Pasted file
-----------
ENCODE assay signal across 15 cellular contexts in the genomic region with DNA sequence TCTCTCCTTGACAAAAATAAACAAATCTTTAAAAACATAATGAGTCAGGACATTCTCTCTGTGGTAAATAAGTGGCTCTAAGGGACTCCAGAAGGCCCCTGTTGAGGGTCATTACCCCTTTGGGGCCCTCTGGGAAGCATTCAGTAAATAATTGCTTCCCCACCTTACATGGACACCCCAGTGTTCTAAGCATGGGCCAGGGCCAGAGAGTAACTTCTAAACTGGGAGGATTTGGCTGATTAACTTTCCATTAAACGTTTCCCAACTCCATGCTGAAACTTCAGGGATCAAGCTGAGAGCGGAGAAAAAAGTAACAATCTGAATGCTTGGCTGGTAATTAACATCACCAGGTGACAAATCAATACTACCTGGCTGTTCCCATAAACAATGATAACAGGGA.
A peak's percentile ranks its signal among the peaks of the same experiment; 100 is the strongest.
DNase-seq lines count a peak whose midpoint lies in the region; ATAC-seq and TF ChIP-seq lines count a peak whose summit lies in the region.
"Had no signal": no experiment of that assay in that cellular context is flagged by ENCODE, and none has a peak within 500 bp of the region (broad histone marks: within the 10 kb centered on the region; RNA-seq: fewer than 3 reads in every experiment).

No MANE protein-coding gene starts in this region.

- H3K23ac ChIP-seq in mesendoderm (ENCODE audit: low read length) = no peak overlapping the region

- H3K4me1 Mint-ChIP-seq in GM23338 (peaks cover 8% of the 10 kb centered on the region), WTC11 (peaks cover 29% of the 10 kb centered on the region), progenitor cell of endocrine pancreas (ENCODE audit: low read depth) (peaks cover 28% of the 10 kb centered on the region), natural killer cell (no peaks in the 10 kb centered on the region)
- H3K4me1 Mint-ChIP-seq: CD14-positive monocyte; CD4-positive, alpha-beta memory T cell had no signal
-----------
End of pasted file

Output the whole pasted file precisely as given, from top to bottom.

ENCODE assay signal across 15 cellular contexts in the genomic region with DNA sequence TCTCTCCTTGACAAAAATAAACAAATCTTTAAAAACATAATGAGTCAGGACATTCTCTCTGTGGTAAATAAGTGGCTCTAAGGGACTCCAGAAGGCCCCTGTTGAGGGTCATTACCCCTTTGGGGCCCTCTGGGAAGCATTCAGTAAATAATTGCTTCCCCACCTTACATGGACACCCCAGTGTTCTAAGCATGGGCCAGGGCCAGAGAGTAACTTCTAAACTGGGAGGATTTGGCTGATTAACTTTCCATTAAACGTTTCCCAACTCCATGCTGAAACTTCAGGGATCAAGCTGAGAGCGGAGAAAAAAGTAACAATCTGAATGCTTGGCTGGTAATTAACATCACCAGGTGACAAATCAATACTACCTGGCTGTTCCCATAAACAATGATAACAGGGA.
A peak's percentile ranks its signal among the peaks of the same experiment; 100 is the strongest.
DNase-seq lines count a peak whose midpoint lies in the region; ATAC-seq and TF ChIP-seq lines count a peak whose summit lies in the region.
"Had no signal": no experiment of that assay in that cellular context is flagged by ENCODE, and none has a peak within 500 bp of the region (broad histone marks: within the 10 kb centered on the region; RNA-seq: fewer than 3 reads in every experiment).

No MANE protein-coding gene starts in this region.

- H3K23ac ChIP-seq in mesendoderm (ENCODE audit: low read length) = no peak overlapping the region

- H3K4me1 Mint-ChIP-seq in GM23338 (peaks cover 8% of the 10 kb centered on the region), WTC11 (peaks cover 29% of the 10 kb centered on the region), progenitor cell of endocrine pancreas (ENCODE audit: low read depth) (peaks cover 28% of the 10 kb centered on the region), natural killer cell (no peaks in the 10 kb centered on the region)
- H3K4me1 Mint-ChIP-seq: CD14-positive monocyte; CD4-positive, alpha-beta memory T cell had no signal